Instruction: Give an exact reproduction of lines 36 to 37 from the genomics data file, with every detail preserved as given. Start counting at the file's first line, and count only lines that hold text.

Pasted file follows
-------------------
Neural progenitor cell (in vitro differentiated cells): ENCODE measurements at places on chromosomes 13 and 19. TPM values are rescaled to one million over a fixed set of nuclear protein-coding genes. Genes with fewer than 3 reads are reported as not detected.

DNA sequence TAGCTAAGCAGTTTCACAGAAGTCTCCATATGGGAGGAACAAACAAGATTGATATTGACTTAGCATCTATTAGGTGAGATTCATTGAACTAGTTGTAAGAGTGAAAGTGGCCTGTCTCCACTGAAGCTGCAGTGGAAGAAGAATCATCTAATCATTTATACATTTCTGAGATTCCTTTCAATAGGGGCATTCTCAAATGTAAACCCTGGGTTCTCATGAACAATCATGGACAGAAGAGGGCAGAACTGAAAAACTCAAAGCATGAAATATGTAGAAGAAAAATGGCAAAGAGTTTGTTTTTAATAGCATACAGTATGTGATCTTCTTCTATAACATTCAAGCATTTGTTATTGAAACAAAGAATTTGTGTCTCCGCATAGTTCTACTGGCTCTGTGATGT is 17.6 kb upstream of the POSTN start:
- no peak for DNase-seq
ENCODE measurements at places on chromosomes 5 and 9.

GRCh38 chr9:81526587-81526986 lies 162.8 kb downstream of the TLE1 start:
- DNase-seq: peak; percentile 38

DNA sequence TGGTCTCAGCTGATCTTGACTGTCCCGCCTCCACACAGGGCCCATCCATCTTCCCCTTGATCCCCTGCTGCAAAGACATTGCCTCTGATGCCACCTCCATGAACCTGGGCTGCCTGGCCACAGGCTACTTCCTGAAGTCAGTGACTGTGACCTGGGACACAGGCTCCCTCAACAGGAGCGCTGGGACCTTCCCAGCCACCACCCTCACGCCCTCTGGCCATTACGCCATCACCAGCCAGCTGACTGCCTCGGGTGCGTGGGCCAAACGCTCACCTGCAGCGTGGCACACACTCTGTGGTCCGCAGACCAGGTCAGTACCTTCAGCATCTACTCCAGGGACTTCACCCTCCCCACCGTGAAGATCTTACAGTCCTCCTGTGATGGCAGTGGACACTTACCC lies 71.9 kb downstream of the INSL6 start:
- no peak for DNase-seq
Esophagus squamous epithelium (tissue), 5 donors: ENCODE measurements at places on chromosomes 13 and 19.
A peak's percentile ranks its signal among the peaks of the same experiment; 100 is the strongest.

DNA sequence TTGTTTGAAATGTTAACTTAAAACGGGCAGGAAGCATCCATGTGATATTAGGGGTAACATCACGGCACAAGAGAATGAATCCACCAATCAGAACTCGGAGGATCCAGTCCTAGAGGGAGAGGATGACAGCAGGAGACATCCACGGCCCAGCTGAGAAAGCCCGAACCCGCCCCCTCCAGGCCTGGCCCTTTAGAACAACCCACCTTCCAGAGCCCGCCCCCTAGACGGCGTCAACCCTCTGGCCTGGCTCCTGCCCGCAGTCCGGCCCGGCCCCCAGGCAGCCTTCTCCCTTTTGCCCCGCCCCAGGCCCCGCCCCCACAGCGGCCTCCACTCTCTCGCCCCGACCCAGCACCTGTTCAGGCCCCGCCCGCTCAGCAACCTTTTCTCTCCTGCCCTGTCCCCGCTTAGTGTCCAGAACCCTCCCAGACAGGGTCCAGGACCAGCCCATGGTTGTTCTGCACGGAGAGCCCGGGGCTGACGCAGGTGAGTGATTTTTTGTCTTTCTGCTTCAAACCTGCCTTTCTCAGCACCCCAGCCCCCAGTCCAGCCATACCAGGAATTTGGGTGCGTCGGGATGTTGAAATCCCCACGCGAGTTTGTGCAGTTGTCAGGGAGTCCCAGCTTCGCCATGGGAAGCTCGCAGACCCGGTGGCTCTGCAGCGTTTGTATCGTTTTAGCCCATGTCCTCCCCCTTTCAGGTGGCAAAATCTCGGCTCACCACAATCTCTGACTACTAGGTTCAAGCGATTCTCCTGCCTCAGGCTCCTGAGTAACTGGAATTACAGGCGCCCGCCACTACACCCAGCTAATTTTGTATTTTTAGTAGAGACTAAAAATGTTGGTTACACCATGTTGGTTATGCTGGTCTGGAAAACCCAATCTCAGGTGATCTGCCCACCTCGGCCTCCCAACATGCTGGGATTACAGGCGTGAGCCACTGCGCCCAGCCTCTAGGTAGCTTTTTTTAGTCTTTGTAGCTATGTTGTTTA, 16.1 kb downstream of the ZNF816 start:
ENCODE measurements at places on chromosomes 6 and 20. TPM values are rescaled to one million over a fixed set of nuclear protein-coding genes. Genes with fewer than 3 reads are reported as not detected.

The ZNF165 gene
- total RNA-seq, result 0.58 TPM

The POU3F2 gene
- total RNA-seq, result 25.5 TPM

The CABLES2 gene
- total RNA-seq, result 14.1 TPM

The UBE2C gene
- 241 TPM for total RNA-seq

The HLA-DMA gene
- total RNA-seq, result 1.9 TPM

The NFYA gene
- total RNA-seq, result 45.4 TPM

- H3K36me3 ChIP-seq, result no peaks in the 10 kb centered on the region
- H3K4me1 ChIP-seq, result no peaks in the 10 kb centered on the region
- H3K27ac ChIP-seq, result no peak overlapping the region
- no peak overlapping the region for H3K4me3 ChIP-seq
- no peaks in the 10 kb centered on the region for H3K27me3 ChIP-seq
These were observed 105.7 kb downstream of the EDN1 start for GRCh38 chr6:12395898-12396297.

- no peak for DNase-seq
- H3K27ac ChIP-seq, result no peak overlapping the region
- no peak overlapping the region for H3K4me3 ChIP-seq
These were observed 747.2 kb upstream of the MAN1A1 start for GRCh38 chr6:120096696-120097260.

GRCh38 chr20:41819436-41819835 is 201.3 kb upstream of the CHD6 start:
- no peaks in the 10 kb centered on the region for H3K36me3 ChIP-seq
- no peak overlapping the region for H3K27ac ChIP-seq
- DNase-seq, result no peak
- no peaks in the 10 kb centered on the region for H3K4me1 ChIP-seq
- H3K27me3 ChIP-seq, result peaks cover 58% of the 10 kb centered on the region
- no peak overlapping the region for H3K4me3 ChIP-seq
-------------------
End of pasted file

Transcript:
- no peaks in the 10 kb centered on the region for H3K36me3 ChIP-seq
- no peak overlapping the region for H3K27ac ChIP-seq